Promposals at Harriton


Mr. Occhiogrosso with the writer.

Scott Blender, Staff Writer

Promposals are a traditional aspect of high school. At Harriton, it is common to observe one student asking another student to prom extravagantly, whether it be through posters or other creative methods of showing “affection.”

However, the question always arises as to why people do such outlandish acts to ask someone to prom. To solve this question and gain insight on the nature of promposals, I sat down with two teachers that have strong opinions as to why juniors and seniors do them.

The first teaches BC Calculus and Senior Seminar in Mathematics, classes full of potential senior victims of promposing. According to Mr. Occhiogrosso, promposals are horrible acts of self-aggrandizing foolishness. People who feel the need to put on a show for others perform these acts of tomfoolery; these people feel the need to impress others.

The conversation with Mr. Occhiogrosso continues onward, revealing more about these imposters I once believed to be guys who were just trying to impress a girl. Mr. Occhiogrosso continues on to state how promposals are not done to honor someone; instead, they are done to put the person in a predicament; if the person rejects the “promposer” in public eyes, then they appear to be the cruel one.

Since asking someone to prom is an indefinite request, one should ask someone in private to see if they agree to going, without the extra added pressures of their peers. Mr. Occhiogrosso also believes social media is intertwined with the whole promposal scene.

Even if couples do it, it is still obnoxious and is comparable to couples making out or cuddling on the courtyard in front of everyone. Additionally, boys sometimes feel obliged to do it for their significant other out of guilt or outside pressures. In order to avoid this debacle of promposing, Mr. Occhiogrosso recommends that if you are going to ask someone, do it privately, in a caring way.

In agreement with Mr. Occhiogrosso’s viewpoints are Mr. Scullin’s viewpoints. Mr. Scullin shared a personal anecdote with me that cannot be explicitly shared; however, it can be summarized.

In his glory days of high school, a young Scullin asked the girl of his dreams to go to prom with him and to date him. At first she gladly accepted, they attended prom, and enjoyed each other’s company until two weeks later. In those two weeks the young Scullin fell in “love,” only to later get his heart broken… and some other things broken.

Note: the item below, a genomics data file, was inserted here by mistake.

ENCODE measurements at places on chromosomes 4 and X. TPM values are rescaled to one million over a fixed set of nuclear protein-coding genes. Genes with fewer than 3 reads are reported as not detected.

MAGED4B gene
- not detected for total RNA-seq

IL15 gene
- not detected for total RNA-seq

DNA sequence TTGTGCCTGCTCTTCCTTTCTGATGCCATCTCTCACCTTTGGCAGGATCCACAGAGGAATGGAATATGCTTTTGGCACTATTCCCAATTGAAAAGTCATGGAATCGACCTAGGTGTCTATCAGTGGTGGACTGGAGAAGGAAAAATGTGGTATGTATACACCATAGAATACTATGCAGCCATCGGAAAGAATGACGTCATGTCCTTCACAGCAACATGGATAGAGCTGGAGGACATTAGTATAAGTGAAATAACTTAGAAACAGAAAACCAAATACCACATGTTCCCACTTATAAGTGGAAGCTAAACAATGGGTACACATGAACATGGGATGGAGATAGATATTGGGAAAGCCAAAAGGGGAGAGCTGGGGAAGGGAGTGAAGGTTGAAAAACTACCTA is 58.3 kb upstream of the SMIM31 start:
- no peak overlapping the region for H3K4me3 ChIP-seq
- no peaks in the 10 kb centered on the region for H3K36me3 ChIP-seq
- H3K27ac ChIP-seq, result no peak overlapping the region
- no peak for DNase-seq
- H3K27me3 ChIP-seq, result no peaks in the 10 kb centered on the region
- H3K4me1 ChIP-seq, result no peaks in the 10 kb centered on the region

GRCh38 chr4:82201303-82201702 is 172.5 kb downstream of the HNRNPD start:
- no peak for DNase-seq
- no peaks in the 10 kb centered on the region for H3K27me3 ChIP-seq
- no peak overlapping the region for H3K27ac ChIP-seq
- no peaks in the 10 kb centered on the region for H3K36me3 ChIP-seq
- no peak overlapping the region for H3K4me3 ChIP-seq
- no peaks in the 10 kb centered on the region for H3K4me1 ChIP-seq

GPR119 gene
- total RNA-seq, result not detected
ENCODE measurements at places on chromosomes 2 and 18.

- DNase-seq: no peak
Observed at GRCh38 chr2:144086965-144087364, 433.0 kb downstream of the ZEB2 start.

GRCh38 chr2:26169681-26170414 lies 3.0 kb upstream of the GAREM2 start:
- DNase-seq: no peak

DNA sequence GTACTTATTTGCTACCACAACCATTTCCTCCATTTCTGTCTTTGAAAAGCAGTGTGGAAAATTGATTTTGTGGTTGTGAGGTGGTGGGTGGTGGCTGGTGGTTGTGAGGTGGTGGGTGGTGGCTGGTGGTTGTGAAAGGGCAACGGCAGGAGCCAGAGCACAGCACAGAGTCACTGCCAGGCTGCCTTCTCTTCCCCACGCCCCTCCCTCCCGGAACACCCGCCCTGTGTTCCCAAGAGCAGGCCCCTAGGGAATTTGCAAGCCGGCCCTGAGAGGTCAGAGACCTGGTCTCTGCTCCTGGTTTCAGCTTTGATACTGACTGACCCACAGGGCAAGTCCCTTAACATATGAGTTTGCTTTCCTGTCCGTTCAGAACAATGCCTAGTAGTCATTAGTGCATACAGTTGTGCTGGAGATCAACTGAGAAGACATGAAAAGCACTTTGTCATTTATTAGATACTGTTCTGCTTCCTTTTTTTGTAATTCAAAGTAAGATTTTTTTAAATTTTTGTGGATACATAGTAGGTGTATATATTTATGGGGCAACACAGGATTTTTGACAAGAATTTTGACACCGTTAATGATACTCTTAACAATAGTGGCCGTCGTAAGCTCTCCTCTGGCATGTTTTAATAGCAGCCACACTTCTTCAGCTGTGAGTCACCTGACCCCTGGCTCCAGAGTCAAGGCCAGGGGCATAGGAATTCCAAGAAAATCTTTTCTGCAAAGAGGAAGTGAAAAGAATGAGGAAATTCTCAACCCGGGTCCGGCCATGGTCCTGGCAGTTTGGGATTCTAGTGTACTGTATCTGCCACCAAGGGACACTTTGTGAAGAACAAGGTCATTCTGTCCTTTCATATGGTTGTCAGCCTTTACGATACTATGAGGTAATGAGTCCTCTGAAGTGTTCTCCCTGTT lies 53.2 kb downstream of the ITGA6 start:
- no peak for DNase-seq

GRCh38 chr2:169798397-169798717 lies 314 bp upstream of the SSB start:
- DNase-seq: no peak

Even though things did not work out in his situation, Mr. Scullin still believes he acted appropriately by asking the girl he liked out rather than putting on a show for others to ask her out. According to Mr. Scullin, promposals are an act of cowardice and are just done to draw attention to the situation.

Boys or girls that do them, do them to add an extra layer of pressure in order to assure a “yes” from the person they are asking. In order to mask their own insecurities, promposals are performed, similar to reality TV shows, to publicly humiliate the person they ask if they do not say “yes.”

That is why, according to Mr. Scullin, promposals are faulty and just acts of pretentious display rather than true affection. If you want to ask someone out or go to prom with them, build up the courage to do so and tell it to their face.

Personally, I agree with the notion of ideas discussed by Mr. Occhiogrosso and Mr. Scullin, as they present the fallacies of promposals. Promposals, if they are to be done in public, are a rash attempt to draw attention to the situation to mask personal insecurities and cowardice.

If you want to ask someone to prom, then just do it without thinking twice. Promposing isn’t necessarily a bad thing, and it has become a tradition at Harriton; however, this doesn’t mean that you should do it publicly. My personal recommendation is that you ask the girl or guy you want to take to prom in private, whether it be over text or in person, to see if they would want to go with you.

If they agree and specifically ask for you to prompose (i.e if they are your significant other), then do it privately. Another personal recommendation is that for anyone who is being forced into a public promposal, call the person out on their insecurities and make them ask you by themselves.